Sept 19 (Reuters) - The once-promising Brazilian offshore oil market is proving a thorn in the side of drilling contractors who are either leaving it or trying to shift some of their rigs elsewhere, according to fleet updates out this week.
The rigs in question are older and less capable than the newer ultra-deepwater models currently in high demand worldwide, and the availability of more standard “deepwater” rigs on the market will only add to concerns about downward pressure on rates paid for that class.
Transocean, owner of the world’s largest offshore rig fleet, said it had agreed with state-controlled oil company Petrobras to suspend as of Sept. 5 their contract on the Sedco 710, which will now be “stacked” - or pulled off the market until it is needed again.
“The company is currently in discussions with the customer regarding the remaining contract backlog on the rig,” Transocean said in a note with its fleet status update late on Wednesday. A Transocean spokesman declined to comment further.
Based on a rate of $284,000 per day running until September 2016, the Sedco 710 had a remaining backlog of about $300 million left on the contract.
An analyst at Houston-based securities broker Tudor Pickering Holt called the move by Petrobras “worrisome.”
Petrobras, the world’s largest offshore operator, has faced increasing difficulty financing its $237 billion, five-year investment plan, the world’s biggest corporate spending program. Government refusal to let the company charge market prices for fuel in Brazil has crimped revenue, while delays developing giant new fields and declining output from old fields has seen output stagnate, forcing the company to increase debt.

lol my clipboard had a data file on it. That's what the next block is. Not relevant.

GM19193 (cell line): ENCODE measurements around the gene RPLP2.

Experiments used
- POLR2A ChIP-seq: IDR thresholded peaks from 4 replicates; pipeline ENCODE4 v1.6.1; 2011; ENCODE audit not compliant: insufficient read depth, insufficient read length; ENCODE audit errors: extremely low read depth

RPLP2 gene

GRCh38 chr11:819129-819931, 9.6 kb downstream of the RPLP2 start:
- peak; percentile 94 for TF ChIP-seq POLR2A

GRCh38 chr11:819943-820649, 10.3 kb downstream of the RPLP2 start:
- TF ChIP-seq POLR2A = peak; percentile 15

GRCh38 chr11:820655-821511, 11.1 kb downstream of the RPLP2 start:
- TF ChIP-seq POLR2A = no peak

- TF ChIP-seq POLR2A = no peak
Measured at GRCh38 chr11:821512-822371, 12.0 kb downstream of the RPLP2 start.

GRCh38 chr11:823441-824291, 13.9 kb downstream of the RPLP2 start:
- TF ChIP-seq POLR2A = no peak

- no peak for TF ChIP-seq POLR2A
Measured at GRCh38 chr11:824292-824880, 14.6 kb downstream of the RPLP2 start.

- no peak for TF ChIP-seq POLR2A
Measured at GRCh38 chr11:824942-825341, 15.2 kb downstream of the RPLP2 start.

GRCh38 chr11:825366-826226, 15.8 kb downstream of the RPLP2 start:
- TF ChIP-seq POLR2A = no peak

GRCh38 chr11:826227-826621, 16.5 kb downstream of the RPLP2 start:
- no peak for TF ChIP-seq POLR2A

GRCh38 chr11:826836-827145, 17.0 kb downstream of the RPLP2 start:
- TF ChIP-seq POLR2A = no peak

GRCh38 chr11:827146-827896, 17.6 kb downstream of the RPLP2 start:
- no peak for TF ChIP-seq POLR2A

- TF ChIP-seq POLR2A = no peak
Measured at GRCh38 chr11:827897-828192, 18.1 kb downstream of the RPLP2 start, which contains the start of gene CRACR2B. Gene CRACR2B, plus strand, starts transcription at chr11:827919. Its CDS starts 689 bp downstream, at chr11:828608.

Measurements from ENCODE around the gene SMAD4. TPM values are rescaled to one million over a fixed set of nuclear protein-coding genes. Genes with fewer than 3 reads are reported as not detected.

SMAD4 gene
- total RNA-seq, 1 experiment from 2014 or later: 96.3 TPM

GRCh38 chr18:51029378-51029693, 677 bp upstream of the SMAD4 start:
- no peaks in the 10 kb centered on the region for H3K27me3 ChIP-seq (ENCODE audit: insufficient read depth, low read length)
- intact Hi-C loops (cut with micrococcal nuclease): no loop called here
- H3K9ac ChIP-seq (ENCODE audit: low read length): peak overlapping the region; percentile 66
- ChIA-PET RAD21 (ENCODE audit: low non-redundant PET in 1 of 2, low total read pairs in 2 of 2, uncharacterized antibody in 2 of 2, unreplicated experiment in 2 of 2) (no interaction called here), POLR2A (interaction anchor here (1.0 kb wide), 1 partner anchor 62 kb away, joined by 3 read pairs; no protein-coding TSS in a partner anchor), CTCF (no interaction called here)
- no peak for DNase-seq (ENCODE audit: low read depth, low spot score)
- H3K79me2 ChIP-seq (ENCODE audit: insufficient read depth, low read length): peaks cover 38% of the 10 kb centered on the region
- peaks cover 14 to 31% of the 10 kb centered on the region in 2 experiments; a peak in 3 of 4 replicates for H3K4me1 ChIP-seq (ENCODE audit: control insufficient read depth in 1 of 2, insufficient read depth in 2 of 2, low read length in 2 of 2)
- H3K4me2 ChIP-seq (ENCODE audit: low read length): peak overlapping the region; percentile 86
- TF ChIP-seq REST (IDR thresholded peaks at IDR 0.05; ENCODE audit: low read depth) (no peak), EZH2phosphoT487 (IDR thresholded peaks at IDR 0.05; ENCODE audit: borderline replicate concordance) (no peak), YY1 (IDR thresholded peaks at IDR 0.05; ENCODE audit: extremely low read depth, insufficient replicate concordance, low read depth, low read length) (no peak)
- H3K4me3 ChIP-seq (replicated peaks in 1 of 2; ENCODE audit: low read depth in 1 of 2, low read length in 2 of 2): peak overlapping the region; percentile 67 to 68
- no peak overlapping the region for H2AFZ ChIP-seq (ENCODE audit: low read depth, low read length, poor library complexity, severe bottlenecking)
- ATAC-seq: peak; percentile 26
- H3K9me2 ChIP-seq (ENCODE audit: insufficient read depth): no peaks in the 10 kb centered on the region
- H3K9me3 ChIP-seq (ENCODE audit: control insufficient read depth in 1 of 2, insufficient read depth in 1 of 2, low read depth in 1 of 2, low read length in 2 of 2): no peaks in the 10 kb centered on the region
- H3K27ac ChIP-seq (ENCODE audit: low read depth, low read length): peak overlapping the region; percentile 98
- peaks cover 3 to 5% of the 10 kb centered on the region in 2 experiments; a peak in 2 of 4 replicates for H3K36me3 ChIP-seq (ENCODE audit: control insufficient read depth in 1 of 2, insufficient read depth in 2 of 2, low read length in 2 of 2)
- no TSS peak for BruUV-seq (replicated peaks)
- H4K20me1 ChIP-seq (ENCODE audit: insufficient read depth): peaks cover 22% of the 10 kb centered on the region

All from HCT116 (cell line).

A weaker real against the U.S. dollar has squeezed the company further as it requires more of its shrinking domestic fuel revenue to pay debt denominated primarily in dollars. To ease the problem, Petrobras has been selling assets worldwide and trying to reduce costs. [ID: nL1N0GA1TI]
Petrobras did not immediately respond to phone and e-mail requests for comment.
On Thursday, contractor Diamond Offshore Drilling Inc said that debt-laden OGX Petroleo e Gas SA was “delinquent” on payment obligations for the Ocean Quest rig and that Diamond had the right to terminate the contract.
OGX is part of Brazilian tycoon Eike Batista’s crumbling EBX Group energy, mining, shipbuilding and port operation empire. Failure to meet production targets from its first offshore field in 2012 caused the group’s market value to fall by more than 90 percent. [ID: nL2N0GU1R4]
“We are pursuing other contracting opportunities to substitute for OGX if the contract is terminated,” Diamond said in its fleet status report.
Diamond said its Ocean Star was already sublet to Queiroz Galvao for rest of its contract with OGX, which owed Diamond $22.7 million as of June 30 and was on the hook for $36 million this quarter - all of which is currently unpaid.
Transocean and Diamond are not the only rig contractors to adjust their Brazilian presence. On Tuesday, rival Ensco Plc revealed that it was now going to stack its Ensco 5000 - previously under contract with Petrobras - in South Africa.